Space

September 25, 2013

NASA selects early stage innovation proposals from 10 universities

NASA has selected 10 university-led proposals for study of innovative, early stage space technologies that address high priority technical needs America’s space program must master to enable future missions.

The one-year grants from NASA’s Space Technology Research Grants Program are worth about $250,000 each, with an additional year of research possible. Selected proposals address technology challenges that may improve astrophysics scientific instruments, oxygen recovery for space life support systems, cryogenic propellant storage for long-duration space exploration, our identification, characterization and protection from near-Earth asteroids.

“A critical element of America’s space technology pipeline rests in the cutting edge research in the early stage technologies conducted at the nation’s universities,” said NASA’s Associate Administrator for Space Technology, Michael Gazarik, in Washington. “Through this investment NASA will continue to benefit from university-led R and D.”

The selected technology research areas require dramatic improvements over existing capabilities for future science and human exploration missions. Early stage, or low technology readiness level, technologies could mature into tools that solve the difficult challenges facing future NASA missions.

Universities selected for NASA’s early stage innovation grants and the titles of their proposals are:

* Johns Hopkins University, Baltimore; “Detection, tracking, and identification of asteroids through on-board image analysis”

* Michigan Technological University, Houghton, Mich.; “A new experiment for determining evaporation and condensation coefficients of cryogenic propellants and development of an efficient computational model of cryogenic film stability in microgravity”

* Northwestern University, Evanston, Ill.; “Broadband electrically tunable monolithic mid-infrared laser”

* Purdue University, West Lafayette, Ind.; “Innovations in understanding and modeling cryogenic propellants for long-duration spaceflight”

* University of Arkansas, Fayetteville; “Asynchronous A/D converter for in situ instruments operating under extreme environments”

* University of Colorado, Boulder; “Comprehensive modeling of the effects of hazardous asteroid mitigation techniques”

* University of Florida, Gainesville; “Bio-inspired broadband antireflection coatings at long wavelengths for space applications”

* University of Michigan, Ann Arbor; “Broad bandwidth metamaterial antireflection coatings for measurement of the cosmic microwave background”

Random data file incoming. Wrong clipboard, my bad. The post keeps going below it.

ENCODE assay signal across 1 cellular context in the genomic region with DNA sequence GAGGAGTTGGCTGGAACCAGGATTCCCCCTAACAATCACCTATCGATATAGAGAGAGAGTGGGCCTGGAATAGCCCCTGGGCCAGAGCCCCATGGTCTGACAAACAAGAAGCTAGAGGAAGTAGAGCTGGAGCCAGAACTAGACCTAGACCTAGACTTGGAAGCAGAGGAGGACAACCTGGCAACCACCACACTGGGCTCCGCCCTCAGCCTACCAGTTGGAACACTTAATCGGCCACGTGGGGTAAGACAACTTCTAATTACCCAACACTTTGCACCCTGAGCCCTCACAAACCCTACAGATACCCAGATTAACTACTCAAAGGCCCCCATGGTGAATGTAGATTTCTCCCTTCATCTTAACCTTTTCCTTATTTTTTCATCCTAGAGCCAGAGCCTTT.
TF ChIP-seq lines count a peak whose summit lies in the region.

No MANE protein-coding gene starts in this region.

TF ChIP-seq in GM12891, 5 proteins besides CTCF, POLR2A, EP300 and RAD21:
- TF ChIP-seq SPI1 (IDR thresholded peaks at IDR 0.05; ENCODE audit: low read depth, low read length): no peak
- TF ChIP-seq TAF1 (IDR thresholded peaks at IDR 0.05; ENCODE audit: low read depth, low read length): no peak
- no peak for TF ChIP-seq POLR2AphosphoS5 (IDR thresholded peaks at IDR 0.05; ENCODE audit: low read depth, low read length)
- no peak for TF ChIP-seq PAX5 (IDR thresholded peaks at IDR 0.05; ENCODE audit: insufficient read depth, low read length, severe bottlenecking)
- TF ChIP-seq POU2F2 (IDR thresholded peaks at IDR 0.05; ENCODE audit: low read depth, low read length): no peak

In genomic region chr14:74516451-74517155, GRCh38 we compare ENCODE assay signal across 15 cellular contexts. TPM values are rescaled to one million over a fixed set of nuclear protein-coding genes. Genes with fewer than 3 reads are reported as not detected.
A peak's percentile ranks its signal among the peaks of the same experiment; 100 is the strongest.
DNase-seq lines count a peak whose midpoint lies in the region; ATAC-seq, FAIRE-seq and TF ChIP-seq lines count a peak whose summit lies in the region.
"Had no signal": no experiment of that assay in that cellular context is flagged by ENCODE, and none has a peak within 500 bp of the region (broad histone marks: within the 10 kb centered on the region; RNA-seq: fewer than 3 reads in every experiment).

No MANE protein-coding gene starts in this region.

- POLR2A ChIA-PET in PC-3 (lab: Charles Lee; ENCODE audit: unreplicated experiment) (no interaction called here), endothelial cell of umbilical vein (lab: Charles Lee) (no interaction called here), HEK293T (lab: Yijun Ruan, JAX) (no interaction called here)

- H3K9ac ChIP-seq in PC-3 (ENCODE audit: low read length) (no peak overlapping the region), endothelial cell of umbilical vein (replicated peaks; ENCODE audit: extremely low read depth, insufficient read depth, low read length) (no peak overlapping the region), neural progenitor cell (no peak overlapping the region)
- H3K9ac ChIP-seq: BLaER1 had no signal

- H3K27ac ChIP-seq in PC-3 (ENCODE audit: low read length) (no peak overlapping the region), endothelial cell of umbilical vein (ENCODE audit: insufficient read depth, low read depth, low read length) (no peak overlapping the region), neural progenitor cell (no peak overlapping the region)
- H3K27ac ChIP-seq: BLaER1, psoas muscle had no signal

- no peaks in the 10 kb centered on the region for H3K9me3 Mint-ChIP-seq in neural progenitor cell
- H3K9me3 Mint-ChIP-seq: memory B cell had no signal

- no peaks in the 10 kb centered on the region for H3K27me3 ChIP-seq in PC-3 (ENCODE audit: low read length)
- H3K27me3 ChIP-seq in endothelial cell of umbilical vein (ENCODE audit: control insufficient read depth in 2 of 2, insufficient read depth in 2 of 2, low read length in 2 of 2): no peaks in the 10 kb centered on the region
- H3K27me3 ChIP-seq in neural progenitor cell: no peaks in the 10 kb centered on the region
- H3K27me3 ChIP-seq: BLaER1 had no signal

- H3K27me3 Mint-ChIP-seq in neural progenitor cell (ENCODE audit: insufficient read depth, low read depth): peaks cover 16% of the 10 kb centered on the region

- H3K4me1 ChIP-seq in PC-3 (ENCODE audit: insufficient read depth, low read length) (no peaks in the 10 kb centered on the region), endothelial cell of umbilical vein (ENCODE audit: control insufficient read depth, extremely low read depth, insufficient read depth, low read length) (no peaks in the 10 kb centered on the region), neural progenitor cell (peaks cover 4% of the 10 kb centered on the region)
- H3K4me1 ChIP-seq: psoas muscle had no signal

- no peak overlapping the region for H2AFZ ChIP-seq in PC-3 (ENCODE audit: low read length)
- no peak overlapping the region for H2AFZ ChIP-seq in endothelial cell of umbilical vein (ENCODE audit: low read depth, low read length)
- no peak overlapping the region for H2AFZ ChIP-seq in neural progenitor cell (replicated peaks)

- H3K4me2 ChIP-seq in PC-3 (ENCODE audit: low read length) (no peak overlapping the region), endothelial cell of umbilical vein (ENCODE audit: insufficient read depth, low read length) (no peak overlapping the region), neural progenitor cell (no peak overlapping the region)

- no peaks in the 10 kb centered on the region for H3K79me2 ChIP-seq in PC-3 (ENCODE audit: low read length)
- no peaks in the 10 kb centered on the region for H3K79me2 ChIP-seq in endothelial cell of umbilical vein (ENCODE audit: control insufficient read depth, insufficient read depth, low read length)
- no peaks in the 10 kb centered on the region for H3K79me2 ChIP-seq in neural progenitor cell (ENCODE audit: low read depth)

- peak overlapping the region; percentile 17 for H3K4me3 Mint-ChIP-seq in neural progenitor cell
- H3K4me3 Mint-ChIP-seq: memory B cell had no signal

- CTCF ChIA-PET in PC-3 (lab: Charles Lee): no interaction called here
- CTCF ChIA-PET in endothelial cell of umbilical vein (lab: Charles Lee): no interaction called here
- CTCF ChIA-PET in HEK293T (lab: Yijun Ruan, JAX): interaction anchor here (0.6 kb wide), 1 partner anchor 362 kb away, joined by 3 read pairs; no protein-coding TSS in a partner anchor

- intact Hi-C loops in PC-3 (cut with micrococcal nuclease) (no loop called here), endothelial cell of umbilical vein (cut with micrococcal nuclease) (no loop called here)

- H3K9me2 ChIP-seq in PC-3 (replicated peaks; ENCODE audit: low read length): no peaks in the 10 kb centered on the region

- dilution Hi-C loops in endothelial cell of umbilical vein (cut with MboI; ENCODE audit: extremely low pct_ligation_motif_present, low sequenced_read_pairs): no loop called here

* University of South Carolina, Columbia; “Oxygen recovery via carbon dioxide electrolysis with microtubular solid oxide cells”

* University of Utah, Salt Lake City; “A lightweight compact multi-spectral imager using novel computer-generated micro-optics and spectral-extraction algorithms”

The selected efforts will explore new science instrument technologies to better understand the history, climates, evidence of past life and future potential habitability of planets and moons within our solar system.

Researchers will investigate advances in optics technologies. These could enable the challenging science measurements that may contribute to the understanding of the first moments of the universe, the characterization of galaxy evolution over time and the characterization of newly found exoplanets, which are planets outside our solar system.

Researchers also will explore technologies that are needed for future long duration human space exploration beyond low-Earth orbit, including improvements in the recovery of oxygen from carbon dioxide, as well as greatly increasing the capability to store and transfer cryogenic fluids in a zero gravity environment.

In addition, researchers will develop technologies to better understand and protect our planet from near-Earth asteroids. Advancing early stage technologies will help with characterizing, understanding, and planning how to mitigate the threat of near-Earth asteroids.

The selected areas address high-priority technical needs described in the agency’s 14 Space Technology Roadmaps and reflect the National Research Council’s review of these roadmaps.

Second year funding for these grants will be contingent on technical progress and the availability of appropriated funds.

NASA’s Space Technology Research Grants Program is designed to accelerate the development of technologies originating from academia that support the future science and exploration needs of NASA, other government agencies and American industry. The program is part of NASA’s Space Technology Mission Directorate, which is innovating, developing, testing, and flying technology for use in NASA’s future missions and the greater aerospace community.

For more information about Space Technology Mission Directorate, as well as a complete list of selected proposals, including principal investigators, visit http://go.nasa.gov/16tPCjJ.




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